* Photo by Kageaki Smith. Tribute: Crowds gather at last night’s candlelight vigil in memory of killed Kumi Harford.
* Photo by Kageaki Smith. Tribute: Crowds gather at last night’s candlelight vigil in memory of killed Kumi Harford.
Church leaders are pleading with the community to work together to prevent further violence.

In the aftermath of Friday's shooting, they are asking groups working to rebuild the North Village to unite and have a greater impact.

Nicholas Dill, priest in charge at St. John's in Pembroke, believes "there is a sense of competition (among community action groups) as they are all vying for the same clientele but none working together".

Reverend Dill added: "The murder of Kumi Harford leaves a vestige of fear - a pall or covering over the whole community.

"It was this time last year we began a community meeting in the St. Monica's area with local churches, community groups, sports clubs and police to discuss how to move forward in re-building the community."

Rev. Dill admitted this initiative never really got off the ground but recent events "galvanized us again to meet and re-start the process".

Meetings have now been held with other church groups and invitations sent to Christian leaders - including those at House of Prayer, Grace Methodist, North Shore Gospel, Salvation Army and First Church - plus community groups such as Imagine Bermuda, Boulevard Sports Club and North Village Community Club.

Others to be approached include local activists, the Community Police Action Group and the Caines brothers Wayne, Dwayne and Travis, who recently launched an anti-violence movement focusing on mentoring and mediation.

Rev. Dill said the densely populated North Village community has a history of crime and poverty.

He added: "As you stand on top of the hill and look down you can see seven churches - yet you see a whole range of issues, including violence that has erupted but now has reached an acute stage with gangs."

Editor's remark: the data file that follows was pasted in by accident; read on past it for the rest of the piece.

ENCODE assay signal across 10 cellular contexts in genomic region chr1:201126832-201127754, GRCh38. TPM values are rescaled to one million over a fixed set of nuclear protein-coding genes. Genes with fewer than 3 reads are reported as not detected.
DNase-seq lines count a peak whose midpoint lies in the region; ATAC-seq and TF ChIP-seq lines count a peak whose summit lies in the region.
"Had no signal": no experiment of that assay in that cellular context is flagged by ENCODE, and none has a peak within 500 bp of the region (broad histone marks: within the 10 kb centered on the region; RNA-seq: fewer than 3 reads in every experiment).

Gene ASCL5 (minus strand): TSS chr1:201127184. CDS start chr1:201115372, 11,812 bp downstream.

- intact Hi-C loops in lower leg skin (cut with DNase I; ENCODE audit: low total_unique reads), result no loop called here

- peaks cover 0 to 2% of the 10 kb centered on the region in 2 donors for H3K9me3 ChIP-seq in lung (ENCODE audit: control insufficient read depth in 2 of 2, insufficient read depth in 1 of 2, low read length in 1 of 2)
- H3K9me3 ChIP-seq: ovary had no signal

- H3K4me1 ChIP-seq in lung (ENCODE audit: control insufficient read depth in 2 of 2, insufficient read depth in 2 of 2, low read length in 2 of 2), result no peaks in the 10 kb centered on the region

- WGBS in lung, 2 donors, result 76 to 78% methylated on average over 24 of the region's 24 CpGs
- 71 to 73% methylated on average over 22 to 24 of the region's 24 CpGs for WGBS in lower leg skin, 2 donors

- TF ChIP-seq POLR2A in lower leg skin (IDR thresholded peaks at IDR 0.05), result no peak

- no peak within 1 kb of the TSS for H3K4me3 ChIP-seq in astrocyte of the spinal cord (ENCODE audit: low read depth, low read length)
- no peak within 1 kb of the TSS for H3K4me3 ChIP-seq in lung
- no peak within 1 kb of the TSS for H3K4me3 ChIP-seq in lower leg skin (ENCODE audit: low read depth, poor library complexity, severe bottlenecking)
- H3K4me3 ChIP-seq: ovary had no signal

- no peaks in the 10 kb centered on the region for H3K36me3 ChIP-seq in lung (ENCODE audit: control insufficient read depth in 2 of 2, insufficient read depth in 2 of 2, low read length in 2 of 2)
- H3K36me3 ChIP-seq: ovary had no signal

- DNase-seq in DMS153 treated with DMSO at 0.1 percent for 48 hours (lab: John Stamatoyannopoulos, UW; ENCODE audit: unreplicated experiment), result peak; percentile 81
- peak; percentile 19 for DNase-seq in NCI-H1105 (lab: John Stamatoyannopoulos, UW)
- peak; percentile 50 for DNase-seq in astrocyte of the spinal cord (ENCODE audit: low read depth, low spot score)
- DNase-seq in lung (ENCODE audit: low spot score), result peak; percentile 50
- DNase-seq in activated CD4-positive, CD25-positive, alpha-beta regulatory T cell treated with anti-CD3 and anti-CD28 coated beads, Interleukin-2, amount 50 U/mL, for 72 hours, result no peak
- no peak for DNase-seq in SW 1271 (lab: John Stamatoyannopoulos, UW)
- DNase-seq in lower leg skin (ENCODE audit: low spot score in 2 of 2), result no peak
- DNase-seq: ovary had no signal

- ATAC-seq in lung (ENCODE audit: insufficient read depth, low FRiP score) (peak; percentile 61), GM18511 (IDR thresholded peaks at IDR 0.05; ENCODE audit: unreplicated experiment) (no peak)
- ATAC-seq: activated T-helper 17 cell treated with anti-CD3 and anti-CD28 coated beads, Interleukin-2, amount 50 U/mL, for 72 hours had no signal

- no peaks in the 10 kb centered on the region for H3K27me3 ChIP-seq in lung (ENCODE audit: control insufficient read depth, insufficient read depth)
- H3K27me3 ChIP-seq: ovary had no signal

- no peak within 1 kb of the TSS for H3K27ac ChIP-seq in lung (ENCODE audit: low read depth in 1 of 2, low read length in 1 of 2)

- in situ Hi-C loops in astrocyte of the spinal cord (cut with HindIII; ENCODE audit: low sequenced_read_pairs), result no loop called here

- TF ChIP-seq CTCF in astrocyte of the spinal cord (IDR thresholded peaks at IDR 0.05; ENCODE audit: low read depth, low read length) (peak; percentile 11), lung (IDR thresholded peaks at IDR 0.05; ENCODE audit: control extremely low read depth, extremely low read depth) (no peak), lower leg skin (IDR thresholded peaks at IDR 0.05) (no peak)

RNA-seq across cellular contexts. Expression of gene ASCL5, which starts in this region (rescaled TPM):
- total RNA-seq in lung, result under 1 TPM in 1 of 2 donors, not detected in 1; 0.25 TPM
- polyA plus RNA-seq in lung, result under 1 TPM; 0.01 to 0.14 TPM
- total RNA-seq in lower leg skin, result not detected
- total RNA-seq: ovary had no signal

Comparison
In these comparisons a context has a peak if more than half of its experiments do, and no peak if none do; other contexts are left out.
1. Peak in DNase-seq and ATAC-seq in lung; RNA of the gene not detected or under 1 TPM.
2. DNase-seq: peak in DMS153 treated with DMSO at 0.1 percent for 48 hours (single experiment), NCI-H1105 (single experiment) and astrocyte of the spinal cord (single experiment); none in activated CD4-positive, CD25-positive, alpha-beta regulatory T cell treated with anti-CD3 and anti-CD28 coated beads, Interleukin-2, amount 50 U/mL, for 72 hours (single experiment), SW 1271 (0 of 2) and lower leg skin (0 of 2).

Rev. Dill also spoke of the irony of when they gather for Sunday services.

He said: "The guys are on the wall week by week and, although civil to us - they even ask the clergy to pray for them - there is a massive disconnect between the meetings of the seven congregations in a community where there is fear, violence and breakdown of a whole set of social and community structures."

Rev. Dill said Kumi Harford "had a history at St. Monica's youth club and a much closer connection with the Heard Chapel family."

Last night's prayer vigil at the murder scene was "a quick response" said Rev. Dill.

He added they were "praying together for a way forward. To bring a sense of a new way and throw a different light onto the situation".

Church leaders plan to visit the neighbourhood this Saturday, house by house, to pray and give out prayer cards and a booklet called God's Promises To You.

Rev. Dill said: "This is a way to meet the residents and assure them they are not alone and that we want to be here to help with our prayers and presence."

A community meeting is planned for Thursday, December 17 at Heard Chapel, 42 The Glebe Road, from 12pm to 2pm,

Everyone is welcome to attend and the event will focus on ways to work together to rebuild the North Village.

It is also hoped a community day can be organised for early in the New Year.

Rev. Dill said: "There is only so much a police force can do.

"This is not a St. Monica issue or a gang issue but it is a collective issue."

He added that the weak and those on the margins of society are everyone's problem but that church leaders "have a high calling to be involved - not just to preach about it, but meet with others face to face."